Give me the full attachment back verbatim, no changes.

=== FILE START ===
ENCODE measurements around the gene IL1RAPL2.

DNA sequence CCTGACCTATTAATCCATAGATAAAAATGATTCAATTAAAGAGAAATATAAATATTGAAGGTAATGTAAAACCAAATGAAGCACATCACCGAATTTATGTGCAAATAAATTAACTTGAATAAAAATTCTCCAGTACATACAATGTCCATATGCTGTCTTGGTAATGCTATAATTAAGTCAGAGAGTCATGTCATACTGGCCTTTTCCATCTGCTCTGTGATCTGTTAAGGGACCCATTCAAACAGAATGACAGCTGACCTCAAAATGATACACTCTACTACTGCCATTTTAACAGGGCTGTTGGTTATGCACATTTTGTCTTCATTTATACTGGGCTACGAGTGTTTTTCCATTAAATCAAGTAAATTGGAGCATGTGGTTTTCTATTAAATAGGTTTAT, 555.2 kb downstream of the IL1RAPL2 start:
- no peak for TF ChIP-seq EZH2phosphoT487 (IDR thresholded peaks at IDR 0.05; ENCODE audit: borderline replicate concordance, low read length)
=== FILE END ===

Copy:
ENCODE measurements around the gene IL1RAPL2.

DNA sequence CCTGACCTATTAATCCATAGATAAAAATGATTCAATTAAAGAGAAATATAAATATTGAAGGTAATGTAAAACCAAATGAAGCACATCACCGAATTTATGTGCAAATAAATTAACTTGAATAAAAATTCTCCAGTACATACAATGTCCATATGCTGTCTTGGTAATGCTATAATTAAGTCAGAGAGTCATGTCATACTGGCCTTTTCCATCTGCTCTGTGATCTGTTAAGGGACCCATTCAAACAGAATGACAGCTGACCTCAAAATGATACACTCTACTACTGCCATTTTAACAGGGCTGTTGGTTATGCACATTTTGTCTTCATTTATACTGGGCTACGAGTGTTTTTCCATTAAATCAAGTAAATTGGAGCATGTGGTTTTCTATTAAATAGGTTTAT, 555.2 kb downstream of the IL1RAPL2 start:
- no peak for TF ChIP-seq EZH2phosphoT487 (IDR thresholded peaks at IDR 0.05; ENCODE audit: borderline replicate concordance, low read length)